Adderall is a prescription stimulant indicated for the treatment of attention-deficit hyperactivity disorder (ADHD). Adderall (amphetamine-dextroamphetamine) is designed to improve focus and attention spans in those experiencing ADHD.
Long-Term Effects of Adderall
People who abuse Adderall over a prolonged period may experience the following:
- Sleep disturbances
- Difficulty concentrating
- Lack of motivation
- Lethargy and fatigue
- Suicidal thoughts
- Mood swings
- Anxiety and panic attacks
- Heart disease
- Weight loss
ADHD is one of the most commonly diagnosed neurological conditions among children and adolescents. The Centers for Disease Control and Prevention (CDC) reports that as of July 2015, nearly 10%, or close to 6 million, U.S. children between the ages of 4-17 had been diagnosed with ADHD.
As prescriptions for Adderall increase, so may its potential for diversion and recreational use. Adderall is often utilized as a “smart drug” by college students. It may be abused by students in response to the pressures of higher education, as students believe it will help them get better grades because they can stay awake and study longer.
Adderall also suppresses appetite and therefore may also be abused as a weight loss drug. Other times it may be used in combination with other drugs or alcohol, or to get “high.” Using Adderall in conjunction with other substances can be very hazardous and increases the likelihood of a life-threatening overdose or adverse interaction between the substances.
Stimulant drugs such as Adderall are addictive and abusing them for non-medical purposes may increase the risk of developing a psychological and physical dependence upon them.
How Prolonged Adderall Use Affects the Brain
Stimulants improve concentration and boost energy levels while reducing the need for sleep and suppressing appetite. Stimulants alter and enhance the activity of several neurotransmitters in the brain, such as dopamine, serotonin, and norepinephrine. Over time, the fluctuations in dopamine activity can affect the brain’s reward center, and alter a person’s ability to feel pleasure without the chemical support of amphetamine use.
The more often it is abused, the more established these long-term effects of Adderall become. Tolerance to the drug may develop, and more Adderall may be needed at each dose to feel the desired effects. As Adderall leaves the bloodstream, symptoms of withdrawal and drug cravings can occur, meaning that the person has developed a physical and emotional dependence on the drug.
Someone who has become dependent on Adderall may have difficulty sleeping and concentrating, exhibit a lack of motivation, and feel depressed, irritable, or fatigued when it is eliminated from the body. Abusing amphetamines such as Adderall may also increase the risk of aggression and suicidal thoughts.
For those who have been abusing Adderall for a prolonged period, the emotional aspect of withdrawal may be the most prominent side effect. Natural production of dopamine is diminished, resulting in low moods and difficulty feeling pleasure without the drug’s presence. Fortunately, most of these changes in the brain will be repaired over time with maintained abstinence and appropriate care and support.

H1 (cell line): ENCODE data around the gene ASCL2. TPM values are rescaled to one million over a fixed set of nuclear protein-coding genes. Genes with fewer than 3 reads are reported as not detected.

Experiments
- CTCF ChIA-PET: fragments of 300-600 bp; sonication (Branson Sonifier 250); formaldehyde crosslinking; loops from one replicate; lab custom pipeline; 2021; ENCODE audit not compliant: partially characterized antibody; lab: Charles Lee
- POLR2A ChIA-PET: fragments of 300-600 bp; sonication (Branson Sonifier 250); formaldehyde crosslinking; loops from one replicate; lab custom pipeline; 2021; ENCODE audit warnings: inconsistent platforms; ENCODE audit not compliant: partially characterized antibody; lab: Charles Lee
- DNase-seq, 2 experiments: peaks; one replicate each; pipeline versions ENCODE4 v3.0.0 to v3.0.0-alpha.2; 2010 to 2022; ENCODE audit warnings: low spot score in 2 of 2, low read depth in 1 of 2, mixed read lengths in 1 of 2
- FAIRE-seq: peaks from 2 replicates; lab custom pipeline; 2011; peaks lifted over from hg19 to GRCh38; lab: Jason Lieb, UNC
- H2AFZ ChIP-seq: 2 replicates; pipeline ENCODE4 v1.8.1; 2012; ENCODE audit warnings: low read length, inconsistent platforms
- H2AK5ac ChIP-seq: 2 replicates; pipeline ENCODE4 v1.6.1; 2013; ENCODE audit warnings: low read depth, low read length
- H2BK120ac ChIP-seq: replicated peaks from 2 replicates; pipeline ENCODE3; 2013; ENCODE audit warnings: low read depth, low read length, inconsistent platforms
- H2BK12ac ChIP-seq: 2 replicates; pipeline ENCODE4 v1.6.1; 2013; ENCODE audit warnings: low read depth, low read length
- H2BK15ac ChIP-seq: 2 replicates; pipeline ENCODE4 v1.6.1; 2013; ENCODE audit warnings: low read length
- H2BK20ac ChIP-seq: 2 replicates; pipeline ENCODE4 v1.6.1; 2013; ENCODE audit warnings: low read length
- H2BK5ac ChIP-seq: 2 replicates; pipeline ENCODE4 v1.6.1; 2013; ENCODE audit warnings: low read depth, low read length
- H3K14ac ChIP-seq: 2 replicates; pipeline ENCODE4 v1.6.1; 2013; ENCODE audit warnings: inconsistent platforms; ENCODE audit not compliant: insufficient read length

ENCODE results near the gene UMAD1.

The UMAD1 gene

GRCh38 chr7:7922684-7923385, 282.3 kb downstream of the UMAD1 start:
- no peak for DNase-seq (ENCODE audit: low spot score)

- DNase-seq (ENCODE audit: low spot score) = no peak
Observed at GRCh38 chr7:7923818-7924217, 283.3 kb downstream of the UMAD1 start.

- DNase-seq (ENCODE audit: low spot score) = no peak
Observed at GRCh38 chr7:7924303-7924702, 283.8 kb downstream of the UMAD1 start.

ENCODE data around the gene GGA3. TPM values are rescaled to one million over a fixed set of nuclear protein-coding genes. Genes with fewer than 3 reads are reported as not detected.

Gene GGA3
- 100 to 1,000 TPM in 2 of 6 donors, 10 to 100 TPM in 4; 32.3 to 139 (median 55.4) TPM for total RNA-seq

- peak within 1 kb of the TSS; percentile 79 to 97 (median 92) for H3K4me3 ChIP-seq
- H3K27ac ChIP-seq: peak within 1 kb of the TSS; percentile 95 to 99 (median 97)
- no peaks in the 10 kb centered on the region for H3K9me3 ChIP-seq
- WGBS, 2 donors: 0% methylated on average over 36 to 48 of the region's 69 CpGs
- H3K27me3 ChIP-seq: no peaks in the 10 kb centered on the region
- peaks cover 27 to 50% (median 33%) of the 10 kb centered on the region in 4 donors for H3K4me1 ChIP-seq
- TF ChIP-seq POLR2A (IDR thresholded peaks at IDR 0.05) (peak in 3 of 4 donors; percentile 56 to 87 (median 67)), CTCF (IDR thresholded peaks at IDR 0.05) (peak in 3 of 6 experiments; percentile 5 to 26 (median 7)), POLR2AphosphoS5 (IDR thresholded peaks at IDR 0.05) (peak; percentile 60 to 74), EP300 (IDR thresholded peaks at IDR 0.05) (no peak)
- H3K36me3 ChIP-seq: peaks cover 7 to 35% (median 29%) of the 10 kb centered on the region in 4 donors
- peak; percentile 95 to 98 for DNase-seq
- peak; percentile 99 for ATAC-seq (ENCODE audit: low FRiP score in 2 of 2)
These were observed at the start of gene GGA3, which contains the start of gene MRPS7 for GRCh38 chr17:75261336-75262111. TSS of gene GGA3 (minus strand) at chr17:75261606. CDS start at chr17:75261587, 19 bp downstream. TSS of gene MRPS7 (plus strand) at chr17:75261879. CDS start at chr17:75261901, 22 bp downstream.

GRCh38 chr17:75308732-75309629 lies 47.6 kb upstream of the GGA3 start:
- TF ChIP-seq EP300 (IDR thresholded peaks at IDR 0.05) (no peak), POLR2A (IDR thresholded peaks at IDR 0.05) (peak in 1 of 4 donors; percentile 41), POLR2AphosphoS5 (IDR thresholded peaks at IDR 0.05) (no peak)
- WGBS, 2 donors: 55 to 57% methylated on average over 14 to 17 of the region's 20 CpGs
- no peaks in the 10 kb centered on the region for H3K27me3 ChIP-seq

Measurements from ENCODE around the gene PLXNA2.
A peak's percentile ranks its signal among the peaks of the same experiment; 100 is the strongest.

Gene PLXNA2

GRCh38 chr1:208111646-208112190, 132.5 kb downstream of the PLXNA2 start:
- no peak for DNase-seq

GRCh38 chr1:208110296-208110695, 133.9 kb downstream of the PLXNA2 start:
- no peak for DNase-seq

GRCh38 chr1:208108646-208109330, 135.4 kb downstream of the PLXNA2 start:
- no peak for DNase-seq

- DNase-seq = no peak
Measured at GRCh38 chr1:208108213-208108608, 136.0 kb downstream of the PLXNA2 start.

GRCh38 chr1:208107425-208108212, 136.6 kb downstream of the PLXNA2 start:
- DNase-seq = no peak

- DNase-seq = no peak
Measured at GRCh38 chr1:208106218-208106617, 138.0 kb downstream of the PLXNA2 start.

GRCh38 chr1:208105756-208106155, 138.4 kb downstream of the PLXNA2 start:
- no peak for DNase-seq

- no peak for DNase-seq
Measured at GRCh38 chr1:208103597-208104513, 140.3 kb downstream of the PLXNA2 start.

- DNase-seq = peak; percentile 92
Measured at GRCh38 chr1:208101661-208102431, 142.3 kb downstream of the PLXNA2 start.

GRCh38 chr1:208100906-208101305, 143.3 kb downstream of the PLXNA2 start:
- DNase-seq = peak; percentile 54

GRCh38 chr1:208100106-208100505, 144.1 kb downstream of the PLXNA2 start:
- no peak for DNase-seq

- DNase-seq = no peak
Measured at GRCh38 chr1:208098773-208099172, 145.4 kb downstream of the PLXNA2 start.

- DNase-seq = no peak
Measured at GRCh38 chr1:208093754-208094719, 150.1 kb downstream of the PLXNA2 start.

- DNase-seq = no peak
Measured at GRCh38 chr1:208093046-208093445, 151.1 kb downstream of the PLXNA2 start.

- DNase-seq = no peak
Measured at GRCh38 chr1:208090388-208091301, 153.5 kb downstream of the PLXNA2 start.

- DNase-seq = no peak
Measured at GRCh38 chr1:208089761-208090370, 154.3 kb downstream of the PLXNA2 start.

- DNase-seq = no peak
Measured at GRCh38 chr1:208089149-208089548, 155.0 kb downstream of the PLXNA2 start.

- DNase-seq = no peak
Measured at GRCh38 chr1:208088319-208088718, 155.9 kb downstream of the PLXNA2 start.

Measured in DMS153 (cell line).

In some instances, Adderall and other prescription stimulants have been reported to precipitate psychosis and schizophrenia-like symptoms, such as hallucinations, paranoid delusions, and other behavioral or mood disturbances.
Anxiety and panic attacks may also be caused by extended use of an amphetamine stimulant or during Adderall withdrawal. Symptoms may be more intense for someone with a history of mental illness or an underlying mental health condition, such as bipolar disorder or schizophrenia.
Physical Side Effects
Stimulants like Adderall increase body temperature, heart rate, and blood pressure, and repeated abuse, particularly in high doses, can lead to a wide range of medical issues such as stroke, heart attack, and seizures.
Adderall can result in damage to the heart and cardiovascular system when used for an extended period, especially when used in excess. The most common Adderall-related cardiovascular problems are hypertension (high blood pressure) and tachycardia (irregular heart rate). Sudden cardiac arrest is also a possible side effect of Adderall.
Other unpleasant long-term effects of Adderall misuse include:
- Abdominal pain
- Dry mouth
- Heart palpitations
- Trouble breathing
- Feeling jittery or “on edge”
Using Adderall excessively for a prolonged period increases all risk factors and possible long-term side effects, which may get progressively worse.
Treatment for Adderall Abuse and Addiction
Adderall addiction is a devastating, potentially fatal condition that requires intensive treatment in the form of long-term therapy, education, counseling, and support. Adderall addiction has no definitive “cure,” but those who undergo treatment are given the opportunity to reclaim their lives and once again live in peace and sobriety.
Our addiction treatment center offers clients a secure, structured environment and addiction specialists who are qualified to effectively address the individual needs of each client using an in-depth, custom approach to drug addiction treatment and recovery.
If you or someone you love has an addiction to Adderall, please seek treatment as soon as possible. Contact us today to learn about our treatment options!